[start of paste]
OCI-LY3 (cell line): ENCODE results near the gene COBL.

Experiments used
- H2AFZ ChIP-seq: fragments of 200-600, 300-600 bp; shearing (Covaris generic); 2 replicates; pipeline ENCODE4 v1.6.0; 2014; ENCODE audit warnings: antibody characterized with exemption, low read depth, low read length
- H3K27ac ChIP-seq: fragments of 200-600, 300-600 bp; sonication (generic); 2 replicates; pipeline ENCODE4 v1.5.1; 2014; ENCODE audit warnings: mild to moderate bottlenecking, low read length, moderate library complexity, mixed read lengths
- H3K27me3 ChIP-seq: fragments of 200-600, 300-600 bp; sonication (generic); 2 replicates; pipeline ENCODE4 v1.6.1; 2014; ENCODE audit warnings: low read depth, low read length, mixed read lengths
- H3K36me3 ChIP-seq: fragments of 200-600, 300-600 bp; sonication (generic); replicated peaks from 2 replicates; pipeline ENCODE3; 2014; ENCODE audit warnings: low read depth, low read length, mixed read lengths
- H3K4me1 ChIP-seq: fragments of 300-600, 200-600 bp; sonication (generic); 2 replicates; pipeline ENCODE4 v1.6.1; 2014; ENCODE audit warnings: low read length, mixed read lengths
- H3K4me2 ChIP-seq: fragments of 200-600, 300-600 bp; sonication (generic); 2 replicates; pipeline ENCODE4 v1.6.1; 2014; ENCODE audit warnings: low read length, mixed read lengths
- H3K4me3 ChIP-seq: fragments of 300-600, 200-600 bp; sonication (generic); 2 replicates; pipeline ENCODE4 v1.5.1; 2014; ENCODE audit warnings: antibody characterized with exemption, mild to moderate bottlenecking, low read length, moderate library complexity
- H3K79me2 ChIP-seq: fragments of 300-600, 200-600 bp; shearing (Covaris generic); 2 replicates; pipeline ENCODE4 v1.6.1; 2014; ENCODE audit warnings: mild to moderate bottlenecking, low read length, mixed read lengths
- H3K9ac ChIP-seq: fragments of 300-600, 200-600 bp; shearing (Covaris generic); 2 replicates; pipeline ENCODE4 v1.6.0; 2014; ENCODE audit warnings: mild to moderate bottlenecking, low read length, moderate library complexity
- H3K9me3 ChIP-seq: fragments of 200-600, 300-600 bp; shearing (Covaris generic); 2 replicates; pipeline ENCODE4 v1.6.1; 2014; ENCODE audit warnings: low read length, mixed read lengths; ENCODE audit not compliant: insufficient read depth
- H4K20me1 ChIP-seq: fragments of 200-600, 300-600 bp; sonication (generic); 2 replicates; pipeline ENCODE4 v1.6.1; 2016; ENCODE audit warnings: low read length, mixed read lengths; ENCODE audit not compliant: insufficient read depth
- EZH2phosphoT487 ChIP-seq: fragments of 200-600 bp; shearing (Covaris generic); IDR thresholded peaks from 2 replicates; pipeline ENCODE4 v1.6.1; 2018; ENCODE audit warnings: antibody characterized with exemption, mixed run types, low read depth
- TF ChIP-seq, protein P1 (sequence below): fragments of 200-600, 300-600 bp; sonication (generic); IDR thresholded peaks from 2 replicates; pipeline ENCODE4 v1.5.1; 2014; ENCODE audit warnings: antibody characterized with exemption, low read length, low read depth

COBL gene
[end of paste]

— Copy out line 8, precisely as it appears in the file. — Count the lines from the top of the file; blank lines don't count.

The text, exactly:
- H3K4me2 ChIP-seq: fragments of 200-600, 300-600 bp; sonication (generic); 2 replicates; pipeline ENCODE4 v1.6.1; 2014; ENCODE audit warnings: low read length, mixed read lengths